After David Baker left the group for weirder pastures, the rest of Mercury Rev returned with See You on the Other Side, an album very much in the group's expansive, experimental tradition, yet distinct from its work with Baker. The sprawling compositions, elaborate arrangements, and jazzy leanings Mercury Rev perfected on Boces return on See You on the Other Side, as exemplified by the opening track, "Empire State (Son House in Excelsis)." But without Baker's merry prankster vocals, the album feels a bit unbalanced, as though the group was still adjusting to making music without him when the album was recorded. The lean, tense "Young Man's Stride" could've had even more impact had Baker sung it but, for the most part, Jonathan Donahue handles all the vocal duties ably, swinging the group toward its gently whimsical side in the process. The brilliant single "Everlasting Arm" sweetly deconstructs Pet Sounds-style pop years before that became one of indie rock's dominant styles, while "A Kiss From an Old Flame (A Trip to the Moon)" lives up to its title with giddy, swirling flutes and otherworldly backing vocals. Dreamy, yearning songs like "Sudden Ray of Hope" and "Racing the Tide" revel in the unabashed prettiness that Mercury Rev used to hide under layers of freaked-out guitars, and "Peaceful Night," the group's quirky take on Tin Pan Alley songwriting, proves that they weren't getting less inventive as time went on, they were just getting subtler about it. See You on the Other Side's relatively short length adds to its rather unfair middle-child status, but it pointed the way toward Mercury Rev's breakthrough with Deserter's Songs, and is a completely charming -- if underrated -- album in its own right.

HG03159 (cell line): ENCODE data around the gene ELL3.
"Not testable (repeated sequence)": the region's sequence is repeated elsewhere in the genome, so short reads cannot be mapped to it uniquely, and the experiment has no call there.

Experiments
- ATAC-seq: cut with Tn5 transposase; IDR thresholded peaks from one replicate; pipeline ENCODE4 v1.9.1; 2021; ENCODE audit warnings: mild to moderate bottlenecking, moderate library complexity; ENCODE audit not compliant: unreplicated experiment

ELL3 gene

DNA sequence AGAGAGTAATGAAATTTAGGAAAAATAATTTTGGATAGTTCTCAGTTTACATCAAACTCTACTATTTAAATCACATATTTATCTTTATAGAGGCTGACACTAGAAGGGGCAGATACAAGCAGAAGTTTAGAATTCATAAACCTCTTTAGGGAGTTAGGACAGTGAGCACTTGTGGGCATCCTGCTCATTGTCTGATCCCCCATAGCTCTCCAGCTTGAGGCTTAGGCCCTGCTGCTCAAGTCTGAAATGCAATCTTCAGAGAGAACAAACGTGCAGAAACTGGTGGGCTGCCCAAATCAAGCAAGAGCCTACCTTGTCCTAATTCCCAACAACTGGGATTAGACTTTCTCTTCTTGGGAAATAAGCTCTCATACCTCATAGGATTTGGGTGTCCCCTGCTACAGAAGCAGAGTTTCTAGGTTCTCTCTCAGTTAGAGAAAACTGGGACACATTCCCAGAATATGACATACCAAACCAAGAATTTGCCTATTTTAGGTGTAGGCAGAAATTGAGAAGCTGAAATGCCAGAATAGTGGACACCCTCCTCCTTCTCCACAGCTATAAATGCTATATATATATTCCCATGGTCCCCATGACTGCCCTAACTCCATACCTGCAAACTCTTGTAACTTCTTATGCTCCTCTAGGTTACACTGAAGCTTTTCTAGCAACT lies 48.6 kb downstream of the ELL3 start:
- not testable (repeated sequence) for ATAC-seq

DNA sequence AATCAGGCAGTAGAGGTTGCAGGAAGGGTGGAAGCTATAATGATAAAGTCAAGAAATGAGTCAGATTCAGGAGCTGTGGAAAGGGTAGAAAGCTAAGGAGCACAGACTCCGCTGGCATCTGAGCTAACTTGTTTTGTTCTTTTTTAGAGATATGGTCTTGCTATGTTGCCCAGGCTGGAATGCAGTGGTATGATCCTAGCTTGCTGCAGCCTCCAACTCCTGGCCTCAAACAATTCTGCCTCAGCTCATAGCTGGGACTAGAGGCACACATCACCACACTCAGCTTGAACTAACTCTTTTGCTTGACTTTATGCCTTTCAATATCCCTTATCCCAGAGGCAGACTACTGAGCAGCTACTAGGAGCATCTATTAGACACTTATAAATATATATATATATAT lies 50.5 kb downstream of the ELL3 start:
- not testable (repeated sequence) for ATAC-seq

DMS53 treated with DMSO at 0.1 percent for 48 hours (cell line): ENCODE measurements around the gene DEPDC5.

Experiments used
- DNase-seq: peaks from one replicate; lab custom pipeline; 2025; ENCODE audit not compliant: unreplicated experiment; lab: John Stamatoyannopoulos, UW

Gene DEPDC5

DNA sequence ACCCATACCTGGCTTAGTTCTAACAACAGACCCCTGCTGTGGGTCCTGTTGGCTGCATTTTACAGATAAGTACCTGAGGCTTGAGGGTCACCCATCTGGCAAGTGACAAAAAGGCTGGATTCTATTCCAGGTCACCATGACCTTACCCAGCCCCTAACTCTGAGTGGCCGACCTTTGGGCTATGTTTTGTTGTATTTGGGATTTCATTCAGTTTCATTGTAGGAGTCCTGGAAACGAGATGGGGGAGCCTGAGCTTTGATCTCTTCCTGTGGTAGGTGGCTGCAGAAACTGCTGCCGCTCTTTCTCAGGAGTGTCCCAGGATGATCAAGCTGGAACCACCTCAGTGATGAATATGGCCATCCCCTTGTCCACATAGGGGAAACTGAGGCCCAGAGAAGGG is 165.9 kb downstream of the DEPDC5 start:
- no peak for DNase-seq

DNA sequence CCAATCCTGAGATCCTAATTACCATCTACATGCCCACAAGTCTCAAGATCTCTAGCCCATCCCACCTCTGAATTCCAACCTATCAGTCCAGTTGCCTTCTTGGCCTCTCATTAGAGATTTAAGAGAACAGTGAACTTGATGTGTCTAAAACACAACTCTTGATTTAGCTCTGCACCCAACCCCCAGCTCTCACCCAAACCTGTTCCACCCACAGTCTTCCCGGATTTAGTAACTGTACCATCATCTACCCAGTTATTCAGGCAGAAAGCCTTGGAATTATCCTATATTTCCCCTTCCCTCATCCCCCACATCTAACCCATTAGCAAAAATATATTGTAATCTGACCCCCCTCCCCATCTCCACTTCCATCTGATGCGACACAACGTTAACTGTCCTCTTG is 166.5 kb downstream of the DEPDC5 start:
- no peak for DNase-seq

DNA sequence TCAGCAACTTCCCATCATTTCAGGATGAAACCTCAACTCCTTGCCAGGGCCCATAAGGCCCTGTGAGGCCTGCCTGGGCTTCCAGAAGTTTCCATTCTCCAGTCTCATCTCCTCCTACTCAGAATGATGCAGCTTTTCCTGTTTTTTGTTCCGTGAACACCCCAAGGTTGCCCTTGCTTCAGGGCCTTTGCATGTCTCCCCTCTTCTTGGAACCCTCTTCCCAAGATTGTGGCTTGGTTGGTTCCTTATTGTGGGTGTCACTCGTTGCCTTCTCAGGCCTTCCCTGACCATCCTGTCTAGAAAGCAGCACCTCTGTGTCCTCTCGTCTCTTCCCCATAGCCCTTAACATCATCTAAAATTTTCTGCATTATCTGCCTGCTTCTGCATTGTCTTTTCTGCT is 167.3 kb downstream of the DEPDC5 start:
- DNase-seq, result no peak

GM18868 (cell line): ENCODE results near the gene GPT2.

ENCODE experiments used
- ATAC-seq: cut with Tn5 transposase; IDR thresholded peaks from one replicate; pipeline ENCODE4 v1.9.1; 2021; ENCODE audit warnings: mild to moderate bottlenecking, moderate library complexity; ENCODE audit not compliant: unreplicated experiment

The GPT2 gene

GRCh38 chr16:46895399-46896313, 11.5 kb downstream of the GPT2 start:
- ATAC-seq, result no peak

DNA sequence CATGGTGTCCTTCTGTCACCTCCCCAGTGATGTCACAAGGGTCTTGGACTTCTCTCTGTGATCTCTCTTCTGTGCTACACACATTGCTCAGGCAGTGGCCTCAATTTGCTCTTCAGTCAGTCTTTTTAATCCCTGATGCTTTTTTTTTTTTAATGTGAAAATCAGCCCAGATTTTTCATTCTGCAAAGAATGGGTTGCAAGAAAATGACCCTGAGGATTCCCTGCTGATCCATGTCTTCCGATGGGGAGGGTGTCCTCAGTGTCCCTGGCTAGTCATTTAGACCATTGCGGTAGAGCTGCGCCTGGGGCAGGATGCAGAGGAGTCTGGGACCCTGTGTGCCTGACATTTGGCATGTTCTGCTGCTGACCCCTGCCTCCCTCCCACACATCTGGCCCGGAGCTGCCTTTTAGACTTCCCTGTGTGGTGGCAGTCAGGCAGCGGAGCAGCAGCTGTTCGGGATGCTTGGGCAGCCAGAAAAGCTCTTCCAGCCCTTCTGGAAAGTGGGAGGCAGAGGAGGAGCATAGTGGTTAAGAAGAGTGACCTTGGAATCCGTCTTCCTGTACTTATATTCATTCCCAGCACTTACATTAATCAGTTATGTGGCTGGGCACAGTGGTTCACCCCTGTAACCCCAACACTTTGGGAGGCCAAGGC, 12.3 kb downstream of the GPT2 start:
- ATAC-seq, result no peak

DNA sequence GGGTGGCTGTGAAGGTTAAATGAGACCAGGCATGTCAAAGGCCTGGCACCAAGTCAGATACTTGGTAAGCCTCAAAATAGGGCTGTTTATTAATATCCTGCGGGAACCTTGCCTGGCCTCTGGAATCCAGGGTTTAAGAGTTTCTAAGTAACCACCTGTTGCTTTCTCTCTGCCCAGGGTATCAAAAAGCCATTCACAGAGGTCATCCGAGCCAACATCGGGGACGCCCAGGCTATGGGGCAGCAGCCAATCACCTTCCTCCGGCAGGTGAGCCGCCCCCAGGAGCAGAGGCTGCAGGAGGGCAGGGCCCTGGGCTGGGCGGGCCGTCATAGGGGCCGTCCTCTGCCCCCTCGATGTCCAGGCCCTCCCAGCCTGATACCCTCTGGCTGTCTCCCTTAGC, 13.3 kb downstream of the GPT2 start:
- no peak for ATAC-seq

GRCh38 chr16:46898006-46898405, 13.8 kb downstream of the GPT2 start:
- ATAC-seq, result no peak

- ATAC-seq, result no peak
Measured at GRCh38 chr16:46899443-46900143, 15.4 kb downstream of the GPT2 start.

AllMusic Review by Heather Phares